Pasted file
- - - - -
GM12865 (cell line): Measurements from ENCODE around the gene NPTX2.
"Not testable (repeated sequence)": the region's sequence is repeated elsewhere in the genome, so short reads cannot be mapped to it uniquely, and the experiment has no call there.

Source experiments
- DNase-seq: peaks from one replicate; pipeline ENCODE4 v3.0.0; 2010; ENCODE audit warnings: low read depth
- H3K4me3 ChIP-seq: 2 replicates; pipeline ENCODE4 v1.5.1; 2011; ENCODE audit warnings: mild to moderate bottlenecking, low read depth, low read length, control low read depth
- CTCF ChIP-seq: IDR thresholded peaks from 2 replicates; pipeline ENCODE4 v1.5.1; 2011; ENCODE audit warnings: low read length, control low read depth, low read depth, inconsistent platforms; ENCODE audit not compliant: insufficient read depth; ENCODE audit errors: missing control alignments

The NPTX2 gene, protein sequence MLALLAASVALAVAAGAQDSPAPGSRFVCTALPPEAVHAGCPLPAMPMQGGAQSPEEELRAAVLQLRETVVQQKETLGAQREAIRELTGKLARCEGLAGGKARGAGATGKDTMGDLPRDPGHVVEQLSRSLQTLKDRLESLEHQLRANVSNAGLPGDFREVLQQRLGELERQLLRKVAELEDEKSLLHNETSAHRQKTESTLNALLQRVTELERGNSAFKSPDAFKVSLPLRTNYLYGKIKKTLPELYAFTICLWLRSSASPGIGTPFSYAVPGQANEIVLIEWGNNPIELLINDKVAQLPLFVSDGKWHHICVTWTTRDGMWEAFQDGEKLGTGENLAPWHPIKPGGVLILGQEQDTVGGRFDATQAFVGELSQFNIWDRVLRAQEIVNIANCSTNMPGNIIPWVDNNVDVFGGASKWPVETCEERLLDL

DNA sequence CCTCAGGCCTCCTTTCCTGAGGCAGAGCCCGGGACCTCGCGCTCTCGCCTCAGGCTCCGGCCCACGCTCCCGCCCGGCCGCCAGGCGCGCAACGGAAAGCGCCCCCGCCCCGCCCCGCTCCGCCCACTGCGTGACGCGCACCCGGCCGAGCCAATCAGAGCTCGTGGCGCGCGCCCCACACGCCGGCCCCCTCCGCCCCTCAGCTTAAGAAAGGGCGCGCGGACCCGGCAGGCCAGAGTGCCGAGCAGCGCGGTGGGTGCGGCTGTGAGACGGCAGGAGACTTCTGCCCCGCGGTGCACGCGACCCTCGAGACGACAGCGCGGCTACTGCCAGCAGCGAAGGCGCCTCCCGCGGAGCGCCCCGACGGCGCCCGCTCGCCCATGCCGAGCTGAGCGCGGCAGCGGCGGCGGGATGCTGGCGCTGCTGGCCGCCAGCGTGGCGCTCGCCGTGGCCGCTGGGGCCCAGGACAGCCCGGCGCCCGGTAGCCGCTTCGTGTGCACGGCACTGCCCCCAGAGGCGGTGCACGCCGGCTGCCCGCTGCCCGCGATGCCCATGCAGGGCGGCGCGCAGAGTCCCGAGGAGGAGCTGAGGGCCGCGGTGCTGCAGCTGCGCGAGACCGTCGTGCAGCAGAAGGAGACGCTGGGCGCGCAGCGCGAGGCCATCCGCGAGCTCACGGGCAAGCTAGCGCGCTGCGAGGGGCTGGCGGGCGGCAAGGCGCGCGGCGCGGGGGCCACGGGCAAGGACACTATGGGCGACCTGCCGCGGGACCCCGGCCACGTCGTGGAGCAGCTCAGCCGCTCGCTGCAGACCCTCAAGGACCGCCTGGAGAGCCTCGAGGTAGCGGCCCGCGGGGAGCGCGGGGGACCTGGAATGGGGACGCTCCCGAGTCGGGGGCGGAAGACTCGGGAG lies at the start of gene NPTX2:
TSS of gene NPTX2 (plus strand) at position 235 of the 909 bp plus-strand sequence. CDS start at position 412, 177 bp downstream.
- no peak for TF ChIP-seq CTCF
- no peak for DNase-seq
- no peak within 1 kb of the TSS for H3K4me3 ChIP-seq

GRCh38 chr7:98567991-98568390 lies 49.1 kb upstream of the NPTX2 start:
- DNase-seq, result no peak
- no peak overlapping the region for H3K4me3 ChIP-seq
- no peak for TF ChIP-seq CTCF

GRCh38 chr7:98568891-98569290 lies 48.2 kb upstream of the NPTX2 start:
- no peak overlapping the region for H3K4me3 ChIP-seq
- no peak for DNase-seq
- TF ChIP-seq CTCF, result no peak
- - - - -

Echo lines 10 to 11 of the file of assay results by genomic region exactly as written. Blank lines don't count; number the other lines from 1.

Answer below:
- no peak for TF ChIP-seq CTCF
- no peak for DNase-seq